| MUMBAI/NEW DELHI
MUMBAI/NEW DELHI Aug 8 India's central bank
governor Raghuram Rajan has set himself a target of lowering
consumer inflation and is even ready to raise rates to achieve
it, risking friction with the new government if he is seen as
Rajan, well known within the Reserve Bank of India (RBI) for
pragmatism, now must work with the government of Prime Minister
Narendra Modi, which understands the need for - and wants -
lower inflation, but doesn't see the value in hard targets.
The governor's people skills may be tested when Finance
Minister Arun Jaitley attends Sunday's RBI board meeting in
Delhi, representing a government that is equally keen on
boosting an economy that has just had two consecutive years of
sub-5 percent growth.
The meeting comes after Rajan, the star economist appointed
by the previous Congress government, surprised markets after the
RBI's policy review on Tuesday by establishing in clear terms
that the RBI would get consumer inflation down to 8 percent by
January 2015 and 6 percent one year later.
Officials familiar with RBI's stance warn that Rajan is
committed to those goals, even if he has yet to receive explicit
"If we don't get support from the government, then we have
to hit it harder," a senior official told Reuters.
"If inflation doesn't come down as projected and supply-side
measures are not taken, interest rates may need to go up to
reach the 6 percent goal."
NO EASY FEAT
Meeting that target won't be an easy feat in a country with
unpredictable monsoon rains and dependent on oil imports. The
consumer price index spiked to 11.2 percent in November before
three interest rate hikes from Rajan helped bring inflation down
to 7.3 percent in June.
Rajan will need to tread carefully in pushing the government
into action, according to analysts. Although the RBI is not
statutorily independent from the finance ministry it has long
enjoyed wide latitude in policy-making.
But failure to act on Rajan's pledge to bring down inflation
would hurt the central bank's credibility.
Rajan has already displayed some of his pragmatic streak by
cutting the mandatory bond reserve requirements for lenders in a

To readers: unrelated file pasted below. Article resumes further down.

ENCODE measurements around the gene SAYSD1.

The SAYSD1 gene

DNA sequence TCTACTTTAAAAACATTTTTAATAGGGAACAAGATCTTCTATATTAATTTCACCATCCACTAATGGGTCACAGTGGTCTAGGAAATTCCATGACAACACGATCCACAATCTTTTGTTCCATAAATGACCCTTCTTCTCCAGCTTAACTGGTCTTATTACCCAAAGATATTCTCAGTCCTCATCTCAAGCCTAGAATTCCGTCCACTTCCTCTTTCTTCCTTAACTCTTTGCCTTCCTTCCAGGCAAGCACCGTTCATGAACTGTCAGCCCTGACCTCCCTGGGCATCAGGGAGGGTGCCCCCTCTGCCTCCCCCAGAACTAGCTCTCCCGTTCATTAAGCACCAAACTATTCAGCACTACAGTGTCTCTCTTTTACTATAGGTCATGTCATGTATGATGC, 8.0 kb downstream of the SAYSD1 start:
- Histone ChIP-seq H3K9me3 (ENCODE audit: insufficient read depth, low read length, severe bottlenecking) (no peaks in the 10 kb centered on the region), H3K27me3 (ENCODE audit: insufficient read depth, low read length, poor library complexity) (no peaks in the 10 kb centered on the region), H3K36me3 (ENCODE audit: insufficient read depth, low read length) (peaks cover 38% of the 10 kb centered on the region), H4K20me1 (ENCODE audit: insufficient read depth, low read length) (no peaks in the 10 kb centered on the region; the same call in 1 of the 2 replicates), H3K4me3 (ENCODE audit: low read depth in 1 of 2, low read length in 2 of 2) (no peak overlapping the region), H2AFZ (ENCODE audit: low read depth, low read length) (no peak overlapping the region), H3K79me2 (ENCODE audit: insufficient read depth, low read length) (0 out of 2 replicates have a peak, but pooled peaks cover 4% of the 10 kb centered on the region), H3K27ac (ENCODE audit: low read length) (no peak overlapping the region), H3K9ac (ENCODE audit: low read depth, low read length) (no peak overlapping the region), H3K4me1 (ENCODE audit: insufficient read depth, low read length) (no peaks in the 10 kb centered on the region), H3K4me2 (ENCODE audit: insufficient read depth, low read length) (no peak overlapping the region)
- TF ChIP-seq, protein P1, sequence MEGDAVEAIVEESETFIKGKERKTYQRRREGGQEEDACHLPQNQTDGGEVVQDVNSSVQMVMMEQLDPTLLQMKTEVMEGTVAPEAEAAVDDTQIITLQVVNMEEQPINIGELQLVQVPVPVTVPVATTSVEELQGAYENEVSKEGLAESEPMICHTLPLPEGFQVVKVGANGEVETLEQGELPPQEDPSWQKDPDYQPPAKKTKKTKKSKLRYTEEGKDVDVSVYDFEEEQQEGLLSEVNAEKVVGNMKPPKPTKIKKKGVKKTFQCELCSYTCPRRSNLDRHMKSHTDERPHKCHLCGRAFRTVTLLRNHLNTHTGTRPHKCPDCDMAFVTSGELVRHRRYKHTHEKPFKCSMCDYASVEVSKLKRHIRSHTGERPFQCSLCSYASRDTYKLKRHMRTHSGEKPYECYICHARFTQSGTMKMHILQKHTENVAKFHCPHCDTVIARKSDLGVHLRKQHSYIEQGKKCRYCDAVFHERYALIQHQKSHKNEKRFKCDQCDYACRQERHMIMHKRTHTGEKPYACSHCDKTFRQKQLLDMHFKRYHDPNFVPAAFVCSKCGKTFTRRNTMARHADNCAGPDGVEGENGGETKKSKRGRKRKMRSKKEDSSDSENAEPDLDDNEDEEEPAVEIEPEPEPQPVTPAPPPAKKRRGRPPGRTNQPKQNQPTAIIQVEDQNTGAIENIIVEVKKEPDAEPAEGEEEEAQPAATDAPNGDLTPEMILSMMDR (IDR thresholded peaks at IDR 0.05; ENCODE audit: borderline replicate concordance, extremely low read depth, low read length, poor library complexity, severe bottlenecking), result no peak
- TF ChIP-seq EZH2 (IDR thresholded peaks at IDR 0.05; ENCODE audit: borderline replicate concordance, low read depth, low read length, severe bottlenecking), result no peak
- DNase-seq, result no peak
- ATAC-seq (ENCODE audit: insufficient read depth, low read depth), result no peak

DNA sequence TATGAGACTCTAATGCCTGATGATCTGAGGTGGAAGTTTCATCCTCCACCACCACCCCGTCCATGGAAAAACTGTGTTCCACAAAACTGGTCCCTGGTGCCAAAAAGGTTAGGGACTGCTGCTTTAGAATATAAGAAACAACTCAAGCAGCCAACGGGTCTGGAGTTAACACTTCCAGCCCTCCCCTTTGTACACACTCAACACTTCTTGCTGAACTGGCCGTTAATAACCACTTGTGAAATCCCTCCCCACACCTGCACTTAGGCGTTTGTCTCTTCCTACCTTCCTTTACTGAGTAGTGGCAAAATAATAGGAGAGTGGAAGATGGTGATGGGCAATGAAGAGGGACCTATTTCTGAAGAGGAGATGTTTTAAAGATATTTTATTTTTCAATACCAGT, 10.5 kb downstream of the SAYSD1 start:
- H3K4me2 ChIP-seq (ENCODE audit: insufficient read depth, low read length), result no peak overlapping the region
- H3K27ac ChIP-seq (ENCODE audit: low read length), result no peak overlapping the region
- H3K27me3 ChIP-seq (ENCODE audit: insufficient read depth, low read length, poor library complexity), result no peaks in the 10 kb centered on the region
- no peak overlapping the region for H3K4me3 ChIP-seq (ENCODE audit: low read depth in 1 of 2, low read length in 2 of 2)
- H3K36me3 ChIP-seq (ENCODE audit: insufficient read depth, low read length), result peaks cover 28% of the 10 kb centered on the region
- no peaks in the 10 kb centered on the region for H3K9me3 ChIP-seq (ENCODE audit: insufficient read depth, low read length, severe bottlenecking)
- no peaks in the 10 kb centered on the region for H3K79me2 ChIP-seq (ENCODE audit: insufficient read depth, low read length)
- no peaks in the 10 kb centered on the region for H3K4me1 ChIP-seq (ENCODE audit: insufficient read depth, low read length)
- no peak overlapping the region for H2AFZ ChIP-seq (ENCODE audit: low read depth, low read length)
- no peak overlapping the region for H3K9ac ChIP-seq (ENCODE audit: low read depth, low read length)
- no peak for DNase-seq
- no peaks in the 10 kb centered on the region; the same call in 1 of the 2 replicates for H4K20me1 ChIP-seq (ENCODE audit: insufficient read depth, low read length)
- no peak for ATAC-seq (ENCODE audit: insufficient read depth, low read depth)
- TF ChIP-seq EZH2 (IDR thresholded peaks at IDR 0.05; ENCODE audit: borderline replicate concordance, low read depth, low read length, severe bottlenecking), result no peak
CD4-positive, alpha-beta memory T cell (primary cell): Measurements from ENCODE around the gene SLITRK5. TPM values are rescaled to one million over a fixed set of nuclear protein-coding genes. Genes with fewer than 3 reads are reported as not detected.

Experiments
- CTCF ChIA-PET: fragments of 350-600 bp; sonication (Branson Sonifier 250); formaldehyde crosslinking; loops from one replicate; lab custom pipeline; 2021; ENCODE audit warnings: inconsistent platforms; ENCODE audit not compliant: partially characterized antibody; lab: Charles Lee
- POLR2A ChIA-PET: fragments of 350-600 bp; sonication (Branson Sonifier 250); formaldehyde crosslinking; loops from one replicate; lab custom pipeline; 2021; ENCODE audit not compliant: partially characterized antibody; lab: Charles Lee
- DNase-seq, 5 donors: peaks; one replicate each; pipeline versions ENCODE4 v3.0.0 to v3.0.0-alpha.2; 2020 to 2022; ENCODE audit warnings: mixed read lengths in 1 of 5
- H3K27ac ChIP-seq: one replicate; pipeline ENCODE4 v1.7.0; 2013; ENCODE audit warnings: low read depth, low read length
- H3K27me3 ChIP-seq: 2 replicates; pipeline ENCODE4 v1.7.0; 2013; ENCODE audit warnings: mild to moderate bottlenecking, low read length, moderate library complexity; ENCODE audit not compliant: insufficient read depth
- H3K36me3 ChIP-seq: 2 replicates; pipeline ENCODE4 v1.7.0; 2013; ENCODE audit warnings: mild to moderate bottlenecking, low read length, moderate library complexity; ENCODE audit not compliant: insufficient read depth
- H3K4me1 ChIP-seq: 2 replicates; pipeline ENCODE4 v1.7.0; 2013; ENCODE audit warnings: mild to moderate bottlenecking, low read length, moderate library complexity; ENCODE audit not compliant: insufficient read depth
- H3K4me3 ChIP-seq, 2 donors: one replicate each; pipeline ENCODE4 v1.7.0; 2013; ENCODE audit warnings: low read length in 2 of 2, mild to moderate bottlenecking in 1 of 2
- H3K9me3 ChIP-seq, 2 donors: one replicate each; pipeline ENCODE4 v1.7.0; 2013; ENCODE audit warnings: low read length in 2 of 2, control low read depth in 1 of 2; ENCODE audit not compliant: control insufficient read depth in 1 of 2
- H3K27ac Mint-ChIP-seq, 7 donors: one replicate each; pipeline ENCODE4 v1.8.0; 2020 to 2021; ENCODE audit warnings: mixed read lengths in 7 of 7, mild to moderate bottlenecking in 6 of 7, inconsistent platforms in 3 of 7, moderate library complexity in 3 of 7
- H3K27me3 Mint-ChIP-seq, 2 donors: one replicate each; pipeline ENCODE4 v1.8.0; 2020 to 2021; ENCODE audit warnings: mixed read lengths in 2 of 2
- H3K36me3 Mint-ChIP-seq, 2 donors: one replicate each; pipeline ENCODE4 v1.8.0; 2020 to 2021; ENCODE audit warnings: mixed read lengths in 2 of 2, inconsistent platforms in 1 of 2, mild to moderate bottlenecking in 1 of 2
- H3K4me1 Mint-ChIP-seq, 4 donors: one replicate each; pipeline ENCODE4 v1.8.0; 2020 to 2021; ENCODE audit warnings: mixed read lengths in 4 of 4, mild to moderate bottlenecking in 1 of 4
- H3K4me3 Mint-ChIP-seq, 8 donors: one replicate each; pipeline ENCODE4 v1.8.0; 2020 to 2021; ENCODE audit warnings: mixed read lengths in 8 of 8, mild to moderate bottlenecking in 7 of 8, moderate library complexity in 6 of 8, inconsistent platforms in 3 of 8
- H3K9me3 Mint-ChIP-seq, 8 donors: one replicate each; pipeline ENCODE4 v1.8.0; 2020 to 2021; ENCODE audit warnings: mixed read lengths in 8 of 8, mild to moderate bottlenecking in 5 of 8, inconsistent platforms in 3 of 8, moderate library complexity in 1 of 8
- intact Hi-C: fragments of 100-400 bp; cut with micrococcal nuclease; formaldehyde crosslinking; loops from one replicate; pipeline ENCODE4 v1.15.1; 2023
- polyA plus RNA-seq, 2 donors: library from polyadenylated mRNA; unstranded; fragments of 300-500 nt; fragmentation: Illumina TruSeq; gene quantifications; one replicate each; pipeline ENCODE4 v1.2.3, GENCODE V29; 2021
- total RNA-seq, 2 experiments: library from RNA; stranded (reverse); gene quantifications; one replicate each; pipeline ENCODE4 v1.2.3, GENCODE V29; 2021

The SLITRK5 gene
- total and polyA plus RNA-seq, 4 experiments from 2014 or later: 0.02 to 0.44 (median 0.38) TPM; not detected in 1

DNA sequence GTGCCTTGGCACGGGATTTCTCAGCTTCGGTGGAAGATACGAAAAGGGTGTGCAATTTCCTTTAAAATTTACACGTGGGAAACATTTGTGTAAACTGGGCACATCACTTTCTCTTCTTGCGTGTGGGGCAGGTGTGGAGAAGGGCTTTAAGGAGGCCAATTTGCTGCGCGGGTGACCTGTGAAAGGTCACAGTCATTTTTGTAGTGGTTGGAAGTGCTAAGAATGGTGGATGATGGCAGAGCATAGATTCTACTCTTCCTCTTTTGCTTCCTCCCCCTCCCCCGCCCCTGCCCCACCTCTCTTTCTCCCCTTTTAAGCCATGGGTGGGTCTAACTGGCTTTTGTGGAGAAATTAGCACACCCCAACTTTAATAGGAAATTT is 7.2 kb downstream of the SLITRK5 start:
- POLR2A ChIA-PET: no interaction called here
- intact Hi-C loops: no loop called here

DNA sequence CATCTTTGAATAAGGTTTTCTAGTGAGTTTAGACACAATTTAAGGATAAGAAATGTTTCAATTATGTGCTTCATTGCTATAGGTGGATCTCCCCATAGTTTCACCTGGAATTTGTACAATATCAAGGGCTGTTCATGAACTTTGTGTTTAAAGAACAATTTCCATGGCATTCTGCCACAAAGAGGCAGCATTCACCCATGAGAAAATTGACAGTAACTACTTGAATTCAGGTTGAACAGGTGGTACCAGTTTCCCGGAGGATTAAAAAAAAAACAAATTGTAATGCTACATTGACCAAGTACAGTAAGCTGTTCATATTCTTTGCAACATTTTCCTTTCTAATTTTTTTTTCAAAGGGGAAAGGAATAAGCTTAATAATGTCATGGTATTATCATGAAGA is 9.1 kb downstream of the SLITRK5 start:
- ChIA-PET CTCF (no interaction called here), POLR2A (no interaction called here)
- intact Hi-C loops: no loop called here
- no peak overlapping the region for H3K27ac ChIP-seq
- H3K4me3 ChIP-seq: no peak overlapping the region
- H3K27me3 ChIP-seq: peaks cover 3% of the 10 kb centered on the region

bid to help the government accomplish its goal of unleashing
"It is a credibility issue," said a second official familiar
with the central bank's policy stance.
"The government is RBI's owner, so the RBI has to consult
with the government on its executive decisions," he said,
adding: "Controlling inflation is the primary responsibility of
the central bank and it is a matter of convincing the government
that doing so is for the interest of the government and the
LIMITED ACTION SO FAR
Jaitley, in public comments, has acknowledged the importance
of bringing down inflation, and said he is committed to working
with the RBI while taking limited action such as curbing
hoarding of food staples.
But the Modi government has yet to unveil any substantial
reforms even after Jaitley surprised markets by committing to
meet an ambitious fiscal deficit target of 4.1 percent of gross
domestic product set by the previous Congress-led
Nor has the government yet endorsed the inflation targets
first unveiled in January by a central bank panel led by deputy
governor Urjit Patel.
"The finance ministry will not speak about any particular
target for inflation, but will work in tandem with the RBI to
meet the goal set by the Urjit Patel committee," said a senior
With less than 1-1/2 years until January 2016 - when
inflation is supposed to be maximum 6 percent - analysts warn
the government must work faster to tackle the supply bottlenecks
and food production problems that have so long burdened millions
of India's poor.
Meeting the January 2016 target will be "a big challenge as
that will need food inflation to fall below 6 percent," said
Soumya Kanti Ghosh, chief economic adviser at State Bank of
India, the country's largest lender.
(Additional reporting by Rajesh Kumar Singh; Writing by Rafael
Nam; Editing by Richard Borsuk)